Operation CPB is the code name for the public relations campaign to convince the British public that Prince Charles' mistress, Camilla Parker Bowles, should be the Queen of England one day.
The plot is worthy of the juiciest fairy tale or historical romance.
It goes like this: Queen puts pressure on her son and heir to marry. So heir marries airhead. But heir has a secret girlfriend who is a married lady. Poor princess is justifiably unhappy. Prince and princess divorce. Married lady and husband divorce. Princess dies in terrible crash with swarthy foreign millionaire. Presto! Prince is free to marry Camilla. But British public mourn the pretty princess and think Camilla is the wicked queen with the poisoned apple.
As a result, the public relations experts have been called in to gently persuade the British public to forget Princess Diana and realize what a charming and good person Camilla Parker Bowles is. Gradually, Camilla has been seen in public with the prince. Step by step, she is being eased into a public role. Carefully chosen photo opportunities are used to place her next to the queen, next to the royal princes and alongside Prince Charles. It seems to be working, but still most English people don't want her to marry Prince Charles.
The hypocrisy of it all is stunning. Considering how congested the roads are, getting a divorce in Britain is easier than passing the test to get a driving license. Something like two out of three marriages in Britain end in divorce and most divorced people go on to marry someone else. Despite this, many British people think their future monarch should not marry a divorced woman.
The plot thickens because the Church of England is involved. The Queen is the nominal head of the Church of England, and Prince Charles will take up the same role someday. The rules of the Church of England still forbid divorcees to be remarried in church. Many think it would be terrible to have a divorced and re-married head of the Church of England.
Catholics in this country have long memories. Five hundred years long. They can't help asking what all the fuss is. After all, the Church of England was founded by a king for the very reason that he wanted to marry his mistress. If the founder of the church went on to divorce one wife, bump off the next, bury the third, divorce the fourth, bump off the fifth and then die of syphilis, what's the big deal?
Still, the idea offends those who believe in the sanctity of marriage, and so it should. No matter what you might think of royalty, the royal family ought to provide a role model of family life, loyalty and Christian commitment.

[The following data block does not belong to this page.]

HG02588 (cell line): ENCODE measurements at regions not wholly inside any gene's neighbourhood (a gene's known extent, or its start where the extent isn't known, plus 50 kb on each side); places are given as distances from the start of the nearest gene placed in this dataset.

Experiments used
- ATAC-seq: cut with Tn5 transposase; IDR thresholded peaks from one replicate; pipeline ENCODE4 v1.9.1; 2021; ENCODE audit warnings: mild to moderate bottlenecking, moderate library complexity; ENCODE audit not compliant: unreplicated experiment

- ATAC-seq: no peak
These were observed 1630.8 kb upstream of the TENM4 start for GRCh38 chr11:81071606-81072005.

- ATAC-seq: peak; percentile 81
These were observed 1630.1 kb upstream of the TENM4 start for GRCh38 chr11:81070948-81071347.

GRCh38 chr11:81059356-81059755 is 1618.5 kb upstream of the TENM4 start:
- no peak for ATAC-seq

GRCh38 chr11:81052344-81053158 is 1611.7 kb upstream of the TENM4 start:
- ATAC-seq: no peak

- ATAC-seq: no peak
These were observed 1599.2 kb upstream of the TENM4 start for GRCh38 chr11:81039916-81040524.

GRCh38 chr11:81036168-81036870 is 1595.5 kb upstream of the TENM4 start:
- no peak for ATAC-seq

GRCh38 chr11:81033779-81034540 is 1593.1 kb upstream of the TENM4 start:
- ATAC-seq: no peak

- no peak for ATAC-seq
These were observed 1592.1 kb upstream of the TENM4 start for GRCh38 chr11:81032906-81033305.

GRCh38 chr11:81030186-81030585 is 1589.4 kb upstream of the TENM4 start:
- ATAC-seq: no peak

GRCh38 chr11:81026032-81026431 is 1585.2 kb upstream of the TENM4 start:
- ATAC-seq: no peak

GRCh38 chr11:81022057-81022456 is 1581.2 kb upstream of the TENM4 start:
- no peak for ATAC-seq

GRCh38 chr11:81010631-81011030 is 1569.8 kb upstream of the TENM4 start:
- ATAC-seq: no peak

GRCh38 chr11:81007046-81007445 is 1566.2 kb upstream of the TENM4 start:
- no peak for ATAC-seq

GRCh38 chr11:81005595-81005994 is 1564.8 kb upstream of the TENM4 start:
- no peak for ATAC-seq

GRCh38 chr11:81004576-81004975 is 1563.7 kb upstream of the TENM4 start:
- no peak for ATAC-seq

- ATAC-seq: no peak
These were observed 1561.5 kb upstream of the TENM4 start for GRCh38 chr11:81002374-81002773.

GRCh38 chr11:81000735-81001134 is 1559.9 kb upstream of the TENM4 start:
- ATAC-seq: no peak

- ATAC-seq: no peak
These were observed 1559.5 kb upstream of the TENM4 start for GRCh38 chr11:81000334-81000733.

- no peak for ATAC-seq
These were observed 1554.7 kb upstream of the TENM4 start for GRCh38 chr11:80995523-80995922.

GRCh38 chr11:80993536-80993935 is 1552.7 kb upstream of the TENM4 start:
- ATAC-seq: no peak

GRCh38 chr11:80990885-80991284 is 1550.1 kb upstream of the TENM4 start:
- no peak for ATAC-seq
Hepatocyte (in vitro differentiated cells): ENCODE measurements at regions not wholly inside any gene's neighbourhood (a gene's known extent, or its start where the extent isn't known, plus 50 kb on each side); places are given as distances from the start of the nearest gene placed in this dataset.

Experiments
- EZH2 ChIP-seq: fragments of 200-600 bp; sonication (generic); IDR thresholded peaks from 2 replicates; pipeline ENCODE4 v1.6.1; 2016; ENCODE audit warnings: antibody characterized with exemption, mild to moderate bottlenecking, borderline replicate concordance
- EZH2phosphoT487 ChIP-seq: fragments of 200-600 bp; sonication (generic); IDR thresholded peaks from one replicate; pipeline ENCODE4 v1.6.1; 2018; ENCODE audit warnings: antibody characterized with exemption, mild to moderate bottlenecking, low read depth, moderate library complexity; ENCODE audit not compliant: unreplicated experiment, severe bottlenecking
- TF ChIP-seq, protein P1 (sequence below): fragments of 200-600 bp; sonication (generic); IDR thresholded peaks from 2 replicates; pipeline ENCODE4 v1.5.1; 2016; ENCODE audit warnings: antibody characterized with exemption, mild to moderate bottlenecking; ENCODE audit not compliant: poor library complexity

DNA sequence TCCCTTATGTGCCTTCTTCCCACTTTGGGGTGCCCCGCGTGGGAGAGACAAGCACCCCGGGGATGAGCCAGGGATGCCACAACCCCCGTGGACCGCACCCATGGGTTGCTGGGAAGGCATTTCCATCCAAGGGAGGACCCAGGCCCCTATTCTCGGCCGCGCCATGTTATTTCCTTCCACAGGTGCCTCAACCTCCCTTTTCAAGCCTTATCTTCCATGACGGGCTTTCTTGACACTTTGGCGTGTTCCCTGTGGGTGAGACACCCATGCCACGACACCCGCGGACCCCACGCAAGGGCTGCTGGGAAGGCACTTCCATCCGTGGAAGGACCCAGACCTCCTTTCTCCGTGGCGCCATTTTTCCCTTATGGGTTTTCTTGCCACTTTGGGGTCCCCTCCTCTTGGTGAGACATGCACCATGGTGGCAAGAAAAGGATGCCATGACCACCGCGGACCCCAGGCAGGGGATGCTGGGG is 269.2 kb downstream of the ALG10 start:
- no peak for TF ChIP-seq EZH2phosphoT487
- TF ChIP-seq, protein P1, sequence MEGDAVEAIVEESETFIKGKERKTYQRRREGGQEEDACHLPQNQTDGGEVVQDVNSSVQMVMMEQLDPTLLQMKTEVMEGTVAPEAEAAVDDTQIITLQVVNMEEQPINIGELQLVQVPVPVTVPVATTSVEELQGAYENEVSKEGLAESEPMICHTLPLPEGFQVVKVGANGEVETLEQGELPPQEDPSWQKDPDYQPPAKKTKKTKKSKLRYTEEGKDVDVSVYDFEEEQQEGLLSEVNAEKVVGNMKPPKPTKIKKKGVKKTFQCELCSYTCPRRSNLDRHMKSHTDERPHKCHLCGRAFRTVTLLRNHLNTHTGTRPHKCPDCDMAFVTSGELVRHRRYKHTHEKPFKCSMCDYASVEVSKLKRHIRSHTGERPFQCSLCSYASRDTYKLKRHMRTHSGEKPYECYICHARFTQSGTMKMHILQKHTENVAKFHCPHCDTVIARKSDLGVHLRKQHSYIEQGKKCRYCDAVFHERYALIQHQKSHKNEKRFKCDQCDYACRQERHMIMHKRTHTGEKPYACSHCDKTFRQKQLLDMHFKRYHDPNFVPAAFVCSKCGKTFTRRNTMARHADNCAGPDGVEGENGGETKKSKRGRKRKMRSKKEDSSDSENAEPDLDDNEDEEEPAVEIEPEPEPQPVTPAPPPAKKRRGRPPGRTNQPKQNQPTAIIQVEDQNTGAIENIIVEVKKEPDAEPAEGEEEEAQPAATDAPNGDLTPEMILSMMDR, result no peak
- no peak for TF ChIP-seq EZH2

The sad fact is that the disastrous marriages of the royal family reflect the parlous state of family life in Britain generally.
Because ministers of the Church of England are still expected to officiate at the majority of weddings, the divorce and remarriage situation is at a crisis point. Although the rules don't allow it, most Anglican vicars at least perform “blessings” of marriages for divorced people and many flaunt the rules and remarry divorced people whenever they wish. Quite a few of the Church of England clergy are themselves divorced and remarried. There was even a Church of England bishop who married the divorced wife of one of his clergymen.
As a result of this chaos, the Anglican Church has been under extreme pressure to change the rules. Earlier this year the General Synod of the Church of England proposed changes to allow remarriage of divorcees in church under some circumstances, and it looks like the new rules will go through. So is that a green light for Charles and Camilla to get hitched?
Not really, because one of the proposed regulations is that the relationship between the people who want to get remarried in church should not have been the cause of the breakdown of either first marriage. Princess Di made it quite clear before she died that there were “three people in her marriage.” Everybody now knows that Charles and Camilla maintained a relationship all through Charles' “fairy-tale marriage” to Diana.
If the new rules are applied, the heir to the throne and his mistress are still left out in the cold because their adulterous relationship caused the breakdown of both marriages.
What are the other options? When Charles' sister Anne wanted to remarry she simply skipped across the border where the Church of Scotland (which is Presbyterian) allows the remarriage of divorced people in church. Charles and Camilla could go the land of kilts and bagpipes, but this would look suspiciously like the couples who sneak off to the marriage chapel in Las Vegas for a quickie marriage.
So the prince and his mistress are still stuck. There is one other option that no one seems to have considered. Prince Charles might actually display some moral courage. He could show a Christian example and sacrifice his own selfish “happiness” for the sake of his faith.
In other words, he might put away his mistress and either live as a celibate widower or marry someone who is free to be his queen.
Then, despite the personal difficulties for the prince, the fairy tale might have a happy ending after all.
Dwight Longenecker, a former
Anglican priest, is author of
The Path to Rome
and More Christianity.